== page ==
Smaller SCADA Dial-up Environmental Protection
Keeping pollution within U.S. Environmental Protection Agency (EPA) guidelines remains of great concern, and the engineering team often takes lead responsibilities for preventing environment-fouling releases. Although it may be scrubbers or physical containment that are needed for meeting actual requirements, the systems' monitoring and documentation system usually holds the most interes...
Networks and communication
Sidebars: What to Look for in a Remote Monitoring Unit
Keeping pollution within U.S. Environmental Protection Agency (EPA) guidelines remains of great concern, and the engineering team often takes lead responsibilities for preventing environment-fouling releases. Although it may be scrubbers or physical containment that are needed for meeting actual requirements, the systems’ monitoring and documentation system usually holds the most interest for government regulators.
Control engineers are usually called upon to design and commission data acquisition systems required at these industrial sites. These systems, difficult to install and maintain in small and medium-sized sites, can be a real headache in large-campus facilities. Pollutants such as particulate, hazardous airborne substances, facility-runoff, effluent discharge, and “assorted” spills can occur at many locations within a large industrial site. Accurate documentation of these occurrences and excursions is an absolute necessity.
Often, full-scale supervisory control and data acquisition (SCADA) technology provides the required compliance documentation. Full SCADA systems can be expensive, and their capital cost can play a prominent role in the purchase decision.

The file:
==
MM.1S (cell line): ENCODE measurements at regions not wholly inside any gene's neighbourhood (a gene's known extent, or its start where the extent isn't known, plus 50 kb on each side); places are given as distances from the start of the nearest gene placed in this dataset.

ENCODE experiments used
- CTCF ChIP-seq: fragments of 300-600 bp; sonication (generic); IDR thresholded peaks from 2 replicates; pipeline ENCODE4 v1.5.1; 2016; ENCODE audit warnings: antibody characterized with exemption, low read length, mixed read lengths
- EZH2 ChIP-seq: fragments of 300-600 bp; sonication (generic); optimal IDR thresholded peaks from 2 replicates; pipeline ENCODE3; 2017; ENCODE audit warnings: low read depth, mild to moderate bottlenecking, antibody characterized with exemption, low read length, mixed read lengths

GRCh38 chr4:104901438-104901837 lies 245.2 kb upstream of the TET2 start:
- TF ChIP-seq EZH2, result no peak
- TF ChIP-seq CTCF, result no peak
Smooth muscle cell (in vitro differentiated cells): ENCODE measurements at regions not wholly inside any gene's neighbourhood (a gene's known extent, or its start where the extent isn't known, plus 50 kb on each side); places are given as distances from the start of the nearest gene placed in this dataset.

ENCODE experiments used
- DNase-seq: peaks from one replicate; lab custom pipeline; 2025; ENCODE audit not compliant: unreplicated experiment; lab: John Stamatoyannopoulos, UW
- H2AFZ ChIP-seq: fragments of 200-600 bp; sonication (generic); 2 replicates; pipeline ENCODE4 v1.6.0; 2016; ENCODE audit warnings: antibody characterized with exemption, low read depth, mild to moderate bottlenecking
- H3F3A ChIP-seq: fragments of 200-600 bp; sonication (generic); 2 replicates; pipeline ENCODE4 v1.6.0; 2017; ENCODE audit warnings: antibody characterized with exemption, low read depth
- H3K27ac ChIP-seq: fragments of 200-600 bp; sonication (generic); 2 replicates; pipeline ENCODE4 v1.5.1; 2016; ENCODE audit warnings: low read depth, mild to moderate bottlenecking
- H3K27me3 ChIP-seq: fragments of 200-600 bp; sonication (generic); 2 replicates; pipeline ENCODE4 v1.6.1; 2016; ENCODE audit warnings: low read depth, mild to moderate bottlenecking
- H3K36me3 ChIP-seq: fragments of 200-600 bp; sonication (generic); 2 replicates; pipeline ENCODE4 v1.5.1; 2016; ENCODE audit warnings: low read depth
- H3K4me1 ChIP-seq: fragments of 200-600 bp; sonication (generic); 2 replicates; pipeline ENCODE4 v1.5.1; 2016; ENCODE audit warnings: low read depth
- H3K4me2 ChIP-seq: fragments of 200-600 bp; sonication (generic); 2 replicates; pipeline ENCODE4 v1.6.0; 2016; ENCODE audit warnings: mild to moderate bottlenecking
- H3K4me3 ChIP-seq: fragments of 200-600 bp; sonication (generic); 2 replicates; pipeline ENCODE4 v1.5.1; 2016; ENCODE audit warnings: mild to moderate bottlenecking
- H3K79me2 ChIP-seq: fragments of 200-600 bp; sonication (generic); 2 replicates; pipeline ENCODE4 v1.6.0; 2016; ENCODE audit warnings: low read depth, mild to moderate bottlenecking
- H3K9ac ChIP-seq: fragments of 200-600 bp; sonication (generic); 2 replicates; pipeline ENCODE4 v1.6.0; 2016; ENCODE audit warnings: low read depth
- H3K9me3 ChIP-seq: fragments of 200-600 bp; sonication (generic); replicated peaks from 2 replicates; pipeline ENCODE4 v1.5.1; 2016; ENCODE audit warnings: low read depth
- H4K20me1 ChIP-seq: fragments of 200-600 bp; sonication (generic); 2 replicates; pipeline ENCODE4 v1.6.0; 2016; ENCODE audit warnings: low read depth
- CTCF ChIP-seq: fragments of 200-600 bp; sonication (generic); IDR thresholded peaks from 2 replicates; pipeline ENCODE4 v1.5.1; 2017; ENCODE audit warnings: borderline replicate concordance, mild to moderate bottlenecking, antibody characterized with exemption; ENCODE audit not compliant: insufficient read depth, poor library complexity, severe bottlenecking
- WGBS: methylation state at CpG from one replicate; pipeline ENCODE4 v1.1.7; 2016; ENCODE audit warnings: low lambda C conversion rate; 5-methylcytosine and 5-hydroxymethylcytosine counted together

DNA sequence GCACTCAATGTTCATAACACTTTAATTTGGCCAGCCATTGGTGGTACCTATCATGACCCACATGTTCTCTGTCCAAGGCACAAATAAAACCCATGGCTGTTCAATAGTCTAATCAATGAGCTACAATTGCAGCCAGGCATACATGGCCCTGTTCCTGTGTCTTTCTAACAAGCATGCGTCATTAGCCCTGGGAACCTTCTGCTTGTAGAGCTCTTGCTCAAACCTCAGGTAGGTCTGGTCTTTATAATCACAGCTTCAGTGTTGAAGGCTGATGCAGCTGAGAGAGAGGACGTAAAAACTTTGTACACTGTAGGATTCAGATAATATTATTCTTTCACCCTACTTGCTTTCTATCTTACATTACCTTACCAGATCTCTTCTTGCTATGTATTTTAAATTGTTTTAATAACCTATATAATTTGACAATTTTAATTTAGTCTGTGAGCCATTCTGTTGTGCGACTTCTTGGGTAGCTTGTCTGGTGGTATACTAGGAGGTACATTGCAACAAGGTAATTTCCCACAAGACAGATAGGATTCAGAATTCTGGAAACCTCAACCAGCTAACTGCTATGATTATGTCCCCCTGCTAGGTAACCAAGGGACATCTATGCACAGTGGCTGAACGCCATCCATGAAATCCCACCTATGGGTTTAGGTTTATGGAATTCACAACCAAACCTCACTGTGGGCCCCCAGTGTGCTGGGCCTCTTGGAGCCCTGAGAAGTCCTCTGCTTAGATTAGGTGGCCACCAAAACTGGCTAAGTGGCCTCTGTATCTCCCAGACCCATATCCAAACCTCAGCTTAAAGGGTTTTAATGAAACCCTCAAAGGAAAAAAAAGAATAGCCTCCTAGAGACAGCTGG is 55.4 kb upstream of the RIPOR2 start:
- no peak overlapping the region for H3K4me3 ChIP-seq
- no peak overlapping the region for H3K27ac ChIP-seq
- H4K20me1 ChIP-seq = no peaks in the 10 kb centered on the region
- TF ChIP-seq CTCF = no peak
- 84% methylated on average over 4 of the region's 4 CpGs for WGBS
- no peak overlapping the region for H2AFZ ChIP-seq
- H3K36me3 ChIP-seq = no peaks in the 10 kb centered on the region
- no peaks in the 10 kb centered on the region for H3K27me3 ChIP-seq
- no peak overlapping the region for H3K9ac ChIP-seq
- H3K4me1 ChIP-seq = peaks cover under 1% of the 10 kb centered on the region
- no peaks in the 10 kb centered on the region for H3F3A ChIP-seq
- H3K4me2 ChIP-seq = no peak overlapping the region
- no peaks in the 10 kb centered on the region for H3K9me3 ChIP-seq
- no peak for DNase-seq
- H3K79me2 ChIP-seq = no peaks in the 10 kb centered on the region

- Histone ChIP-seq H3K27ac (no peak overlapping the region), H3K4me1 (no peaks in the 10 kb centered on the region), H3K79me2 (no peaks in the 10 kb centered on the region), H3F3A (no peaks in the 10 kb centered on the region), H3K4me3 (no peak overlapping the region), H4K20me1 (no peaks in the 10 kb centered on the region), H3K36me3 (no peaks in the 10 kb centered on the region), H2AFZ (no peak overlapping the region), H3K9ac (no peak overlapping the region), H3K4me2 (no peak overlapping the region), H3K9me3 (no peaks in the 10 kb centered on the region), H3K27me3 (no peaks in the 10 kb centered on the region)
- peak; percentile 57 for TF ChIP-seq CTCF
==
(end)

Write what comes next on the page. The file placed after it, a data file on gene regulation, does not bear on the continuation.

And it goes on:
According to Dave DeFusco, engineering manager for Phonetics Inc. (Aston, Pa.), remote-monitoring systems can provide SCADA at lower cost. Such systems can immediately alert responsible personnel when pollution controls stop working properly or fail. Many systems also include datalogging capabilities, which can be used to keep a permanent record of system performance. The collected data can be used to schedule maintenance, troubleshoot system problems, and/or satisfy EPA requirements.
Leveraging the telephone
For communications, control engineers may set up the remote monitoring system to contact their facilities via telephone-enabled systems or auto-dialers. Here’s how they work: “If an alarm is sounded, the auto-dialer unit can contact predetermined personnel and deliver the alarm message using voice messages, fax, pager or Internet e-mail. The number of dial-out destinations varies as usually specified at installation. Dial-out destinations can usually be changed as required. Some units can be dialed into at will so users can access time-sensitive status reports or check on plant conditions,” Mr. DeFusco continues.
“Even a bare-bones remote monitoring system should include both analog and digital inputs so it is compatible with all types of transducers. A system with control capability should include either mechanical relays or solid-state outputs. To maintain system reliability, appropriate signal conditioning and isolation devices are a must. Alarm notification functions should provide a variety of options, including voice messages and both numerical and alphanumeric paging. Auto-dial systems have leveraged technology advances. Highly integrated systems can now be used to predict and schedule maintenance as well as control and monitor plant operations,” DeFusco adds.
Although remote monitoring is not universally applicable in supervisory control and data acquisition, it clearly has advantages, especially where telephone access is readily available. Given the proliferation of telephone communications in all but the most sparsely populated areas, it remains a viable option for most wide-area control systems.
For more information about Phonetics Inc., visit www.controleng.com/freeinfo .
What to Look for in a Remote Monitoring Unit
Analog and digital inputs that insure compatibility with transducers
Mechanical relays and solid-state outputs that provide compatibility with control functions if required
Alarm options that include customized voice messaging, numeric paging, alpha-numeric paging, fax paging, and Internet paging
Signal conditioning and isolation devices that provide system damage due to hardware malfunction
Ease of installation, integration, and commissioning
Source: 1999 Control Engineering from Phonetics Inc.